In December 2013, the High Court released an important decision about the regulation of natural monopolies under Part 4 of the Commerce Act 1986 (Wellington International Airport Ltd v Commerce Commission [2013] NZHC 3289). In a judgment running to 661 pages, the Court dismissed a number of appeals brought by regulated businesses against input methodologies set by the Commerce Commission. In doing so, the Court made some useful observations in relation to a key concept in the Act – that of “workable competition”.


As section 52 explains, Part 4 of the Act provides for the regulation of markets where there is little or no competition and little or no likelihood of a substantial increase in competition. The purpose of Part 4 is then set out in section 52A:

52A Purpose of Part

  1. The purpose of this Part is to promote the long-term benefit of consumers in markets referred to in section 52 by promoting outcomes that are consistent with outcomes produced in competitive markets such that suppliers of regulated goods or services—
  1. have incentives to innovate and to invest, including in replacement, upgraded, and new assets; and 
  2. have incentives to improve efficiency and provide services at a quality that reflects consumer demands; and 
  3. share with consumers the benefits of efficiency gains in the supply of the regulated goods or services, including through lower prices; and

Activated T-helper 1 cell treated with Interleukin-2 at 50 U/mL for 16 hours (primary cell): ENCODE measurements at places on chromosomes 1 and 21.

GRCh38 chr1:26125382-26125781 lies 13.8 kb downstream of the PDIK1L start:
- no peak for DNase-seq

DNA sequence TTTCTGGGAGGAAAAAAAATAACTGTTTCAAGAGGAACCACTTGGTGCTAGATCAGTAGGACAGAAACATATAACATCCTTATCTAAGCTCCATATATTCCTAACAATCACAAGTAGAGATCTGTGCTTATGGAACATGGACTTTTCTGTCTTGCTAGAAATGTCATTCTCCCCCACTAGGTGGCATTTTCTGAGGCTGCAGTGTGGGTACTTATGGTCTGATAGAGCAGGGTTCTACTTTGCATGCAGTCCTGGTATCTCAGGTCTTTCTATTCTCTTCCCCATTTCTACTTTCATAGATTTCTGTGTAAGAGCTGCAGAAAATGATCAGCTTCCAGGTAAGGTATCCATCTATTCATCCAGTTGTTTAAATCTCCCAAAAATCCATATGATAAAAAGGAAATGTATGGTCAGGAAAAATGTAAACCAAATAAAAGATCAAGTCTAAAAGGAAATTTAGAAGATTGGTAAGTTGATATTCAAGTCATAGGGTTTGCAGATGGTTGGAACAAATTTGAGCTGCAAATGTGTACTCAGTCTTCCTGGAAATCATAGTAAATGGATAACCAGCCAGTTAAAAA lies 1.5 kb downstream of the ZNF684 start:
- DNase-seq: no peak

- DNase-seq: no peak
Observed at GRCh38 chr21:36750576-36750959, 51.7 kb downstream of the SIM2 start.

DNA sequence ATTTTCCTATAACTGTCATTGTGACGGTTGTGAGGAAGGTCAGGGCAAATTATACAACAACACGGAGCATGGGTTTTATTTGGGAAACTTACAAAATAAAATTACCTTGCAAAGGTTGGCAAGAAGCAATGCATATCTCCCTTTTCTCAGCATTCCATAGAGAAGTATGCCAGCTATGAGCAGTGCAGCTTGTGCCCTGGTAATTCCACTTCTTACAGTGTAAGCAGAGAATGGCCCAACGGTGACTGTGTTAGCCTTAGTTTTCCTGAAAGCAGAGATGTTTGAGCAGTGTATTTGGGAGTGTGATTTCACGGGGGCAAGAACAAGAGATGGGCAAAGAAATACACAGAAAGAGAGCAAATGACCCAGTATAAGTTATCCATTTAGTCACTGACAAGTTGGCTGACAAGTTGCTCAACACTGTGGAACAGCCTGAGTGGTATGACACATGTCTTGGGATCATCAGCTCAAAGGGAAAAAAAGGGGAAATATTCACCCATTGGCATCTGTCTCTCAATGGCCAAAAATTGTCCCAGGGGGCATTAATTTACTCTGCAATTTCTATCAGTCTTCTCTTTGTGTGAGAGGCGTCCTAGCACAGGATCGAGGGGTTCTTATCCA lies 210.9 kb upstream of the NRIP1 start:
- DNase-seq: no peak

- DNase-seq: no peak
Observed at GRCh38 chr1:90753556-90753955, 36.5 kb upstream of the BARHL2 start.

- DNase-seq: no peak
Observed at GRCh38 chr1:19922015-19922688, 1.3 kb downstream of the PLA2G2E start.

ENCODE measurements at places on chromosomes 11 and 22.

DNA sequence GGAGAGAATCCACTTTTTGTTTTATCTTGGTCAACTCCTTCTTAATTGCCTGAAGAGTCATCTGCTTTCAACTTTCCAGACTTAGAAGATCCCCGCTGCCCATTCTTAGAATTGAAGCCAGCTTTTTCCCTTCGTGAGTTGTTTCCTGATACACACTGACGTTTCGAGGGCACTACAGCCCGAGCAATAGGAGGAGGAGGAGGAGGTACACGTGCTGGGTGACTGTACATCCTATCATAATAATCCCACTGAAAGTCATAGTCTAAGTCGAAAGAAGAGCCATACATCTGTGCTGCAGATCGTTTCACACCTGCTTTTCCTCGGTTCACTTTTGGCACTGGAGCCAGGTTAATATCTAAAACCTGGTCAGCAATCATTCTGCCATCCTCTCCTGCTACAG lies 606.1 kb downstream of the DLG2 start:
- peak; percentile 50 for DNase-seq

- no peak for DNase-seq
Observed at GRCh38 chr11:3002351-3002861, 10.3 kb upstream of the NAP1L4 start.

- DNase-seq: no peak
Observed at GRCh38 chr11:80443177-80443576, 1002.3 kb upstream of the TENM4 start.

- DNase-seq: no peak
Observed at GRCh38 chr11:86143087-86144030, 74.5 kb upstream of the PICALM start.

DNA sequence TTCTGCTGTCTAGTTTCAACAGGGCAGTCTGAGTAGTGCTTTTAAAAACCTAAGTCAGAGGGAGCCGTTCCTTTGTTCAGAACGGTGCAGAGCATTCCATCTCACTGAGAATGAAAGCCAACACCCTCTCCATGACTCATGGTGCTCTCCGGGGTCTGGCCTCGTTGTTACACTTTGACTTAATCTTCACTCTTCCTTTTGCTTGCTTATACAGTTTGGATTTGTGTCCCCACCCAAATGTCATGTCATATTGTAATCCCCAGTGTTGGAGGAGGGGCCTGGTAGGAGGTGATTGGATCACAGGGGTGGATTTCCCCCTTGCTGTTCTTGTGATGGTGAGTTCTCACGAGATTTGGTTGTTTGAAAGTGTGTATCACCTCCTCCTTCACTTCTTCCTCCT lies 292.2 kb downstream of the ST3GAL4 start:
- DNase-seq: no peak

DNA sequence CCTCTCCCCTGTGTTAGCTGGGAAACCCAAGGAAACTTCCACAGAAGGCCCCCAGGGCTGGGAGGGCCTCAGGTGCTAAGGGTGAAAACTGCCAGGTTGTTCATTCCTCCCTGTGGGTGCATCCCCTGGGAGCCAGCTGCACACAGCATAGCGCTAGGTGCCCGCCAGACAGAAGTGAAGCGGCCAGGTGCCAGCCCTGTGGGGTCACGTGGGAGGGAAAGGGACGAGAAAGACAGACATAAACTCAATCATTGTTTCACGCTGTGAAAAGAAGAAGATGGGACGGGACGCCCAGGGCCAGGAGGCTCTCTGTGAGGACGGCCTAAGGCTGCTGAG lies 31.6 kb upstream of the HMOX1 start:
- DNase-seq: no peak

4. are limited in their ability to extract excessive profits.

The idea of competition thus underpins Part 4, as it does the rest of the Act. Crucially, section 3(1) provides that “in this Act competition means workable or effective competition”.

In carrying out its duties under Part 4, the Commission issued a number of “input methodologies” which are important ingredients in the regulation of airport, electricity and gas businesses. Dissatisfied, those businesses appealed to the Court. In essence, they asked the Court to determine whether their proposed alternative approaches would be “materially better” in achieving the aims of Part 4 than those adopted by the Commission. This required the Court to consider carefully the purpose of Part 4, and so the meaning of “workable or effective competition”.

Court’s analysis

The following propositions can be distilled from the Court’s reasoning in relation to those words:

  • The theoretical ideal of perfect competition is unattainable in reality.
  • In practice, markets demonstrate varying levels of competition. The outcomes produced by a more competitive market (including productive efficiency, allocative efficiency, and dynamic efficiency) are better for society than those produced by a less competitive market.
  • A strongly competitive market is one where prices reflect efficient costs, and firms earn no more than a normal rate of return.
  • A workably competitive market is one that produces outcomes that are reasonably close to those found in strongly competitive markets. In a workably competitive market, no firm has significant market power. The tendencies are thus towards cost-reflective prices and normal rates of return (although those outcomes may never in fact be achieved).